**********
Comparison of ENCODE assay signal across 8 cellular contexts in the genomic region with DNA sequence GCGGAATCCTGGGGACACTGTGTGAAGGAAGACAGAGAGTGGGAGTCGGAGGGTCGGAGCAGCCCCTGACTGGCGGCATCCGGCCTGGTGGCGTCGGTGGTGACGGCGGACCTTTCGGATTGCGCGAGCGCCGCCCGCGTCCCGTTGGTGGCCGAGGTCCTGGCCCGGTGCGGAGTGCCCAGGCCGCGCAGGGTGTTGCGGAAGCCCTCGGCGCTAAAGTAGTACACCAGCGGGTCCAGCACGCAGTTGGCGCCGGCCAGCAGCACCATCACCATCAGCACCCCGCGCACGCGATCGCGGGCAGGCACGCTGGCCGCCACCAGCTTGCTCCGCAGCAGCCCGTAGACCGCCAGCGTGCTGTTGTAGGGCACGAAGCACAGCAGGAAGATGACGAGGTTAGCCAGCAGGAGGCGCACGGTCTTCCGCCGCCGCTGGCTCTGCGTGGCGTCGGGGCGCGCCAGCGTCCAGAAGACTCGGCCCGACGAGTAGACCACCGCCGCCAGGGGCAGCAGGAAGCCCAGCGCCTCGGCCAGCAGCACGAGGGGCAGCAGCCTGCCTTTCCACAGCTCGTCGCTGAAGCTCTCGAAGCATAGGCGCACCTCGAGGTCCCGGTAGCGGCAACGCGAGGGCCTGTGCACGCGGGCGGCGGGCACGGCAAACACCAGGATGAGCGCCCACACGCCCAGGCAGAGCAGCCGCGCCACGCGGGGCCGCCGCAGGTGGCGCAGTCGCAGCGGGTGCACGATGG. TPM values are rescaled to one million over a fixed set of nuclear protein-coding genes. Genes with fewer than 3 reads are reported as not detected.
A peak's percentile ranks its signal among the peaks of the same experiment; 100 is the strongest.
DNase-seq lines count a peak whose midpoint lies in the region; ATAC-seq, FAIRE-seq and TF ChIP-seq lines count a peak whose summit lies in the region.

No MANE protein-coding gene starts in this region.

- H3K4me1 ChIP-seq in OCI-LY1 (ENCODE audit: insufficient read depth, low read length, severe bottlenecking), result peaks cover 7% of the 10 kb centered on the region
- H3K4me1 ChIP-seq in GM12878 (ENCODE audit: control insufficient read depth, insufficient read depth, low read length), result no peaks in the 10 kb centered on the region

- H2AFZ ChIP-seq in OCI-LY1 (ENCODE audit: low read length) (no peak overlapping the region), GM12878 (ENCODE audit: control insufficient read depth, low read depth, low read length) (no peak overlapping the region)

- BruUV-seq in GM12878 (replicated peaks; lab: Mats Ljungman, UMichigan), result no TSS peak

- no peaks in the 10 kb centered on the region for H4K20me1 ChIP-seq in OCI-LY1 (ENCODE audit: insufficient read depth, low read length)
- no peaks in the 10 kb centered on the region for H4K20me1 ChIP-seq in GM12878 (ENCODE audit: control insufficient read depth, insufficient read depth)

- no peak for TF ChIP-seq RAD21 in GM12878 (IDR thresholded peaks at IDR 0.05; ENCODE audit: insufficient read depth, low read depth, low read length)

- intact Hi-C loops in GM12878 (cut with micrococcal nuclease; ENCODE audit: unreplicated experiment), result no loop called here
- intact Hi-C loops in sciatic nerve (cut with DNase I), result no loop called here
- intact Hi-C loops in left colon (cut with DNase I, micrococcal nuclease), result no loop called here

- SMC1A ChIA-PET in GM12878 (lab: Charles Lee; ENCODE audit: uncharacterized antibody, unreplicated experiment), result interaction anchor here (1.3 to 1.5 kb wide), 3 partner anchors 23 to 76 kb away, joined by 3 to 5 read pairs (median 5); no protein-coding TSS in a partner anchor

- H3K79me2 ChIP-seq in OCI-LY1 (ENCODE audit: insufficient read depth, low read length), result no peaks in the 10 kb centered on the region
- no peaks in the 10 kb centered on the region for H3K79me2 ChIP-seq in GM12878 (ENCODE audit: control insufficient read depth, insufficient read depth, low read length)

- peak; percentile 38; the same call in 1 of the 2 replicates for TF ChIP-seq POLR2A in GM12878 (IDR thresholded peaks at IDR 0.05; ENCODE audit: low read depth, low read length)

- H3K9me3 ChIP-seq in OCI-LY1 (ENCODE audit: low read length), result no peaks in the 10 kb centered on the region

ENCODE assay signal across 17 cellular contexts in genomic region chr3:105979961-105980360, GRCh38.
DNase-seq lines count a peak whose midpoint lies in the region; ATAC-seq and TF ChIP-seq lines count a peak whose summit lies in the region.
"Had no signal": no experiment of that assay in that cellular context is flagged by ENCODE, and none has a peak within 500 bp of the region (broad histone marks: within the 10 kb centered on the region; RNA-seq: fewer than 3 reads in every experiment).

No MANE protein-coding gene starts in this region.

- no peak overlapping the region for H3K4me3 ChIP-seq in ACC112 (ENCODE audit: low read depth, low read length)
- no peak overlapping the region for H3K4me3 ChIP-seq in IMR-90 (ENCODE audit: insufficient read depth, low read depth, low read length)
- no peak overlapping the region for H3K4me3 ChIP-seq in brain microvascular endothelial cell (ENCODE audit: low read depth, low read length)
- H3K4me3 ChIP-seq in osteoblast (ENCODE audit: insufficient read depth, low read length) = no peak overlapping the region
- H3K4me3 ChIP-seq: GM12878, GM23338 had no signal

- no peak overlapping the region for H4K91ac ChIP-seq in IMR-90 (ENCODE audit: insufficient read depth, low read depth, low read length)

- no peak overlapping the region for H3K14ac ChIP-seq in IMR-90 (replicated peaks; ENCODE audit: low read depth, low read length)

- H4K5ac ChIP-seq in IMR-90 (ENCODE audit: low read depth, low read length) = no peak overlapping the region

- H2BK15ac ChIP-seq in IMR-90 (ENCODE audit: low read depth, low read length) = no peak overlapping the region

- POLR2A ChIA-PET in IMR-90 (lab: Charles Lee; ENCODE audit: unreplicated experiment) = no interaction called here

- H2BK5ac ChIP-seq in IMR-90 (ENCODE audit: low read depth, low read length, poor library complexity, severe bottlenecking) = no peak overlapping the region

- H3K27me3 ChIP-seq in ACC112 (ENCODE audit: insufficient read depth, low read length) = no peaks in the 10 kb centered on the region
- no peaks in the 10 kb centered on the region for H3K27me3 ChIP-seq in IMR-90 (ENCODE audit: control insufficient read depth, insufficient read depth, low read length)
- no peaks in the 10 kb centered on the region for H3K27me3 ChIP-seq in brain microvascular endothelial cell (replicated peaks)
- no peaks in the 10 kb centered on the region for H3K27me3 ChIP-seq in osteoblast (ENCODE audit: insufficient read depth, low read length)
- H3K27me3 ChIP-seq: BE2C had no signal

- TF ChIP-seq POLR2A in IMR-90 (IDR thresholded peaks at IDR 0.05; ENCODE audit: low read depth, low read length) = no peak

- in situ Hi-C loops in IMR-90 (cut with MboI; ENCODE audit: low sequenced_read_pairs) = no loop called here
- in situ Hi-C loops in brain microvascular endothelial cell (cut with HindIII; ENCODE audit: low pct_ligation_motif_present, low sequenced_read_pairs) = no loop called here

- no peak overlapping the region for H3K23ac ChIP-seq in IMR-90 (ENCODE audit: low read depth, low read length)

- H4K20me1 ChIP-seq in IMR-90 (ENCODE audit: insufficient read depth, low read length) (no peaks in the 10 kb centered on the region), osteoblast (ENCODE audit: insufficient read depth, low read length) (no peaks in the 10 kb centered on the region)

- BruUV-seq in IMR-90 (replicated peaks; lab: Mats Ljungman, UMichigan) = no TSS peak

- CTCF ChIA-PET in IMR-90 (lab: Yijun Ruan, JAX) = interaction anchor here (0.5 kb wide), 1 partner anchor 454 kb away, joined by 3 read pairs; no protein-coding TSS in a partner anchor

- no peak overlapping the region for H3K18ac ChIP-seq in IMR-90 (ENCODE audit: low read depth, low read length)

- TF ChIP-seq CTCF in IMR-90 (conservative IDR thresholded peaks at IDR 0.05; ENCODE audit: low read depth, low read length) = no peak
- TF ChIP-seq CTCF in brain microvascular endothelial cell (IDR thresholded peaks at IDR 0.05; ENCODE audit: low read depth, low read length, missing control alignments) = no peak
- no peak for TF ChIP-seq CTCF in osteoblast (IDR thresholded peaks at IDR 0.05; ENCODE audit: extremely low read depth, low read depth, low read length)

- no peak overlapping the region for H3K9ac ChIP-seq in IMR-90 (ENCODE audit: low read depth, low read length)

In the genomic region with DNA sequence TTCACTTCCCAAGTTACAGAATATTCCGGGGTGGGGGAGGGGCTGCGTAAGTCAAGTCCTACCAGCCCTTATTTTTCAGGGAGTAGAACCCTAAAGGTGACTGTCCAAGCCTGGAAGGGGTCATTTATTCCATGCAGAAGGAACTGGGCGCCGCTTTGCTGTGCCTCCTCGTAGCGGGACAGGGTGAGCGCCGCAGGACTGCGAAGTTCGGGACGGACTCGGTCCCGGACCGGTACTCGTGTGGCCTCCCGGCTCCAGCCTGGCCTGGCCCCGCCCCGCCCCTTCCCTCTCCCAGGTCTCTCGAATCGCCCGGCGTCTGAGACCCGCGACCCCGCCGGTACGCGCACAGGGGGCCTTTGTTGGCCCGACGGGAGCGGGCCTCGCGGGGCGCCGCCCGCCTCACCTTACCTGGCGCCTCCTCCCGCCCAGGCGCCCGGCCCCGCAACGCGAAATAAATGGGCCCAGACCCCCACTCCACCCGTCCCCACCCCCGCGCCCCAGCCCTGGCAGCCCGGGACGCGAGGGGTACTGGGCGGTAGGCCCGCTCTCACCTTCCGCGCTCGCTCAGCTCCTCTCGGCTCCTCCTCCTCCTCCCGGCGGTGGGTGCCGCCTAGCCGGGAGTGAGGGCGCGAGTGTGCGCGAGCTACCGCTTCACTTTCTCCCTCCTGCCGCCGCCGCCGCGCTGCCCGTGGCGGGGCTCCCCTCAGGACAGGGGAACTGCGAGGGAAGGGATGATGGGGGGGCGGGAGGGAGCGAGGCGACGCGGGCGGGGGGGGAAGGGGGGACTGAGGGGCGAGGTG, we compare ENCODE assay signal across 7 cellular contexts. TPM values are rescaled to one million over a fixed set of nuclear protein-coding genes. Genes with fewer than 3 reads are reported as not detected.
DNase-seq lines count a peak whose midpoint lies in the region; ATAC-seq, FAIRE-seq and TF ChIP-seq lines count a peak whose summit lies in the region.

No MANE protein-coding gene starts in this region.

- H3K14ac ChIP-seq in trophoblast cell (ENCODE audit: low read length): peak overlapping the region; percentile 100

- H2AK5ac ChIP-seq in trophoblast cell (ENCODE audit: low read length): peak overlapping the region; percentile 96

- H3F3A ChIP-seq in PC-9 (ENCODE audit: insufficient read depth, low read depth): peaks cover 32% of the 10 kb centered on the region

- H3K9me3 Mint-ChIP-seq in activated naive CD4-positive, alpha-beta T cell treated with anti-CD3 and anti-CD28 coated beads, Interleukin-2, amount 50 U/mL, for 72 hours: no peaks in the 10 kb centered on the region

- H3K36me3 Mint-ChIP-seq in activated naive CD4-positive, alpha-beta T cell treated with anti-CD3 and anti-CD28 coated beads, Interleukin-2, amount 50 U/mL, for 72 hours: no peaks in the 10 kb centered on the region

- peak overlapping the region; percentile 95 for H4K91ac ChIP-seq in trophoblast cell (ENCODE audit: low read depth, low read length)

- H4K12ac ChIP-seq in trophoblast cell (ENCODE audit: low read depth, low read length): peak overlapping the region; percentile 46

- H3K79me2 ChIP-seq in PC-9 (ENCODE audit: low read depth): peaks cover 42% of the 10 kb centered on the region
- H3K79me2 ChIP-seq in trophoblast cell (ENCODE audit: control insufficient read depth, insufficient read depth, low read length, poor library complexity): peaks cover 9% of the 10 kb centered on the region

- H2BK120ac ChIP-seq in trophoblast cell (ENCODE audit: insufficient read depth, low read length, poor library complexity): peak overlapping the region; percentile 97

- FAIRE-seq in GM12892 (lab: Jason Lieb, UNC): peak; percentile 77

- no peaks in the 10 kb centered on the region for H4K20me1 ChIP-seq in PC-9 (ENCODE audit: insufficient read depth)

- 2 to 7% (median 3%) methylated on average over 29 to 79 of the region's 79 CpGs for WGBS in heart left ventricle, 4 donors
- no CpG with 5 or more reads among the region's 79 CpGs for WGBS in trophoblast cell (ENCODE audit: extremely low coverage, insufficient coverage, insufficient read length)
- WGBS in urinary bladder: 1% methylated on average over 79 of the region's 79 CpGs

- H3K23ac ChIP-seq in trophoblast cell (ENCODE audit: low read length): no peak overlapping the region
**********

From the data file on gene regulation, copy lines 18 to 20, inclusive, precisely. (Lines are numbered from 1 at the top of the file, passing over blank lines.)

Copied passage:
- peak; percentile 38; the same call in 1 of the 2 replicates for TF ChIP-seq POLR2A in GM12878 (IDR thresholded peaks at IDR 0.05; ENCODE audit: low read depth, low read length)

- H3K9me3 ChIP-seq in OCI-LY1 (ENCODE audit: low read length), result no peaks in the 10 kb centered on the region

ENCODE assay signal across 17 cellular contexts in genomic region chr3:105979961-105980360, GRCh38.